By Jeff Sklar
Arizona Daily Wildcat
Wednesday January 15, 2003
When President Pete Likins announced his proposals for 16 program eliminations at a press conference yesterday, he opened his presentation with a disclaimer.
They are far from being enacted. Some may never be enacted, and some may be significantly modified.
Students, faculty and staff will all have a chance to speak out on these initial ideas, and administrators will now be charged with carefully reviewing the changes' potential impacts and examining alternatives.
It will be June before Likins officially presents his plans to the Arizona Board of Regents. Between now and then, the proposals will undergo a series of reviews and recommendations from all corners of campus.
The process is called Shared Governance because it ensures that major changes are not made unilaterally, and administrators across the university say it is imperative that as many people as necessary have input in the final decision.
"If I told nobody and (decided) to eliminate the School of Renewable and Natural Resources, they'd be coming with a noose for my neck and they'd have a right to do it," said Gene Sander, dean of the College of Agriculture and Life Sciences.
Over the next few weeks, specific administrators who oversee the areas that house programs that might be cut will put together formal proposals for their elimination, Likins said.
Those proposals will include a timetable for elimination, an assessment of the proposed changes' impacts, a cost-benefit analysis of the change, and in many cases, possible alternatives to closure, a document released yesterday by Likins and Davis states.
Once Likins and Davis receive these proposals, they will reevaluate their initial decisions. If they still believe a program should be eliminated and its faculty members moved to a different department, professors affected by the change will offer input.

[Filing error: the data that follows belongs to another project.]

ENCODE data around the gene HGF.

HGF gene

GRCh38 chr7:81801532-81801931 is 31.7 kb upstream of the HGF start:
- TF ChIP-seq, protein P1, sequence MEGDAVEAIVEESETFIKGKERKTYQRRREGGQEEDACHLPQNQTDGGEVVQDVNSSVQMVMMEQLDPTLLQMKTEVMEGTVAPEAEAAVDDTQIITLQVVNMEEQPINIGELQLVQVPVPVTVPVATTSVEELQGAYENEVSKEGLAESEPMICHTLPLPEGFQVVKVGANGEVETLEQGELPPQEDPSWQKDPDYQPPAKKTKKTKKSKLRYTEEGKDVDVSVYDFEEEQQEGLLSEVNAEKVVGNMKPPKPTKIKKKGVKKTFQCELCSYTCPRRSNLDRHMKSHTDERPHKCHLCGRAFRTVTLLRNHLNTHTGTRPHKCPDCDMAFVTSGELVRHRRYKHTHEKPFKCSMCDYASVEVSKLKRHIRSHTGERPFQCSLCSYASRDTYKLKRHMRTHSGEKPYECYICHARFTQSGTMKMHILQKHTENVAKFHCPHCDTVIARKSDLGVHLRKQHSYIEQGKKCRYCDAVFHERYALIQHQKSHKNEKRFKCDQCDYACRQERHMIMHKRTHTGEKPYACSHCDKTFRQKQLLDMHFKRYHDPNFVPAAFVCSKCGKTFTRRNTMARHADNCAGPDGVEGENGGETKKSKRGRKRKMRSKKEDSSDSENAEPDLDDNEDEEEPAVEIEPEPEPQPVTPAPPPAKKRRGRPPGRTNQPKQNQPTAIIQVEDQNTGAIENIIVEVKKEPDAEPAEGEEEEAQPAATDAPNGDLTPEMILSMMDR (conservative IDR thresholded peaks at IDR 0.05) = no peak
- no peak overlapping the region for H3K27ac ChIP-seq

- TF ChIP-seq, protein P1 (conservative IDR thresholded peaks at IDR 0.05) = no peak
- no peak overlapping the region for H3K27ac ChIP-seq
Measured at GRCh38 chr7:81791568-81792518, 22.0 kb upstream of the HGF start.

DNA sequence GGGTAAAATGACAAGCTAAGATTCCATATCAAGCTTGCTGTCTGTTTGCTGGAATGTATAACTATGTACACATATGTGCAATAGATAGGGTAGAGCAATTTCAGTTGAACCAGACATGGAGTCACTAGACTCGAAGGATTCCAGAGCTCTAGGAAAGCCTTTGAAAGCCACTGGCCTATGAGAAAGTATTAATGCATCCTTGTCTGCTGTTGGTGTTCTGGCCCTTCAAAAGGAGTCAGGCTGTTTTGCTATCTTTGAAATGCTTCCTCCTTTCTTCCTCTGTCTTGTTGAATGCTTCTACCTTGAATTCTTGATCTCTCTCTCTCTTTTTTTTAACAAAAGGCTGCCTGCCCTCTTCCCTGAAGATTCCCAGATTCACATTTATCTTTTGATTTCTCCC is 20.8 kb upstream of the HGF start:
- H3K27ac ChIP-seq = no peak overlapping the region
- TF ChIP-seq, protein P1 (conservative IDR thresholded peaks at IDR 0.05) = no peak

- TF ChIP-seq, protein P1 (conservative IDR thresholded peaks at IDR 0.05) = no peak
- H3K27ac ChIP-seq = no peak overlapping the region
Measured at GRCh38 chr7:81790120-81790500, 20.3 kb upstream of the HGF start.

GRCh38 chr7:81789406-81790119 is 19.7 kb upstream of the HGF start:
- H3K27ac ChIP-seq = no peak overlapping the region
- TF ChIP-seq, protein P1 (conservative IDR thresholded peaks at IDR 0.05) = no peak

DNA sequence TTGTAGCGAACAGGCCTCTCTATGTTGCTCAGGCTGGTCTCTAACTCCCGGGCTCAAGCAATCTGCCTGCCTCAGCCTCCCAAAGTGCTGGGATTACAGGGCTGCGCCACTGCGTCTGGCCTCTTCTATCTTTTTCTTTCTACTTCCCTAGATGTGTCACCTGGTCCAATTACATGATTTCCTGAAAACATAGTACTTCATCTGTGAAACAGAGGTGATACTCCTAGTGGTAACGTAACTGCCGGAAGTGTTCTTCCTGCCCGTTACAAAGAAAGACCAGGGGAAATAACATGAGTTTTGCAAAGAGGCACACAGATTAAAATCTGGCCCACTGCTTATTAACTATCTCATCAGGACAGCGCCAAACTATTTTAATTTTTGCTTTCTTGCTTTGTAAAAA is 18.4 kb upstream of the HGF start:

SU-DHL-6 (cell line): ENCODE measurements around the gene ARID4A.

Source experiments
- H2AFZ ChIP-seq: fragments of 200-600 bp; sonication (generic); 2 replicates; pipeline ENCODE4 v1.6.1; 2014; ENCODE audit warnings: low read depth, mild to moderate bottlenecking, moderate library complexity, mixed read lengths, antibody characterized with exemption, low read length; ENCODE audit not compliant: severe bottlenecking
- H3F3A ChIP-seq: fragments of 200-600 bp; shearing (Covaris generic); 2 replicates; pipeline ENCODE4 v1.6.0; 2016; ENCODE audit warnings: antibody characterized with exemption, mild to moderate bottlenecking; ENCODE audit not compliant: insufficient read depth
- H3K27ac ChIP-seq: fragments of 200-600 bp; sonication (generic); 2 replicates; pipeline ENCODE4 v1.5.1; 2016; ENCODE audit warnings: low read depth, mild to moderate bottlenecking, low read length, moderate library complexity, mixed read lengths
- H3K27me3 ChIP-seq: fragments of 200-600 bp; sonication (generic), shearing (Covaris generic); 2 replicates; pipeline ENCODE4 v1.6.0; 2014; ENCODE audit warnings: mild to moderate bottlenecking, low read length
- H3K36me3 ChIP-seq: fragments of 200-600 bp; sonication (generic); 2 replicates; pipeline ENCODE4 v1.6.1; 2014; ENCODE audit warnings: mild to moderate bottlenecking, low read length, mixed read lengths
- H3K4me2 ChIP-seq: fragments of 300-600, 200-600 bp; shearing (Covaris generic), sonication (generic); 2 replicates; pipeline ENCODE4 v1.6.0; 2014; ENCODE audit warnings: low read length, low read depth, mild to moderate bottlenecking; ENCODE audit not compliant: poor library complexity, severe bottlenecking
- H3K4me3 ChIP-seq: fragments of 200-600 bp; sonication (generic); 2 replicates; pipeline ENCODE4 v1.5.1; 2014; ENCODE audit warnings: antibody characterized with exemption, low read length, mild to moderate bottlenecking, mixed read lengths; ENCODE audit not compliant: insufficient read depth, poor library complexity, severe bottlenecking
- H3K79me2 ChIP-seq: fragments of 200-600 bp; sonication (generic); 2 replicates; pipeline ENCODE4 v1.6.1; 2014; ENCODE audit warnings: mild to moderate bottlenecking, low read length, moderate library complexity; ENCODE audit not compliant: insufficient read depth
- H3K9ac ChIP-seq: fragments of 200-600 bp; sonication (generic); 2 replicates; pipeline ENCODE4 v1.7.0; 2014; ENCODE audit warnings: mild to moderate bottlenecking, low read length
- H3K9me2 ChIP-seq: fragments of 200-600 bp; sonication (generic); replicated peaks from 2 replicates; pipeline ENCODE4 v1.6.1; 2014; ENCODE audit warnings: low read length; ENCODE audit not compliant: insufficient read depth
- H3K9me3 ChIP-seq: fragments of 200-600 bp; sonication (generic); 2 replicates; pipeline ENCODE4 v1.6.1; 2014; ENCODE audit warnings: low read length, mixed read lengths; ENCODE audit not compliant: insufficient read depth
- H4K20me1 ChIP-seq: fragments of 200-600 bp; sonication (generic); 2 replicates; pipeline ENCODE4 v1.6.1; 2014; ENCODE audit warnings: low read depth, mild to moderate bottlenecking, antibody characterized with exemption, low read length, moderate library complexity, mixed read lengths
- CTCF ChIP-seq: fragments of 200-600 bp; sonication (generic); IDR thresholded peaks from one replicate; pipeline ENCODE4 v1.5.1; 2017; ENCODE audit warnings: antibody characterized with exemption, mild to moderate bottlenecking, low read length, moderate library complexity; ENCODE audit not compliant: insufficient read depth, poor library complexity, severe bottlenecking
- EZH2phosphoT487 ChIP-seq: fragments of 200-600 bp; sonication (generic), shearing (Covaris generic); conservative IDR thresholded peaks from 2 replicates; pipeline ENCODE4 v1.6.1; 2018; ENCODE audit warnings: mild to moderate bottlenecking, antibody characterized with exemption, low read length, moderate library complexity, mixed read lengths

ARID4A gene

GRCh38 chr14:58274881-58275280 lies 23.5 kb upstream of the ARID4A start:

Unless all affected faculty agree to the change, committees made up of faculty members, staff and students, will make recommendations to Likins.
As these proposals are being assembled, students and other campus community members will be able to offer their opinions at Town Halls and by e-mail, at email@example.com.
The Faculty Senate and Strategic Planning and Budget Advisory Committee will then weigh in based on those proposals, and submit their own recommendations to Likins and Davis. Only after considering those will Likins and Davis determine what they will recommend to the Arizona Board of Regents for closure, Davis said.
SPBAC, which is chaired by Professor of English Jerrold Hogle and includes faculty and administrators, as well as the student body president and a staff member, will make one of the last recommendations before Likins and Davis make their final decision. Already, Hogle said, they have taken SPBAC's input seriously by using the committee's criteria as a key factor in deciding which programs to recommend for elimination.
"We hope and trust that they will very seriously take these review committees and SPBAC into account," Hogle said.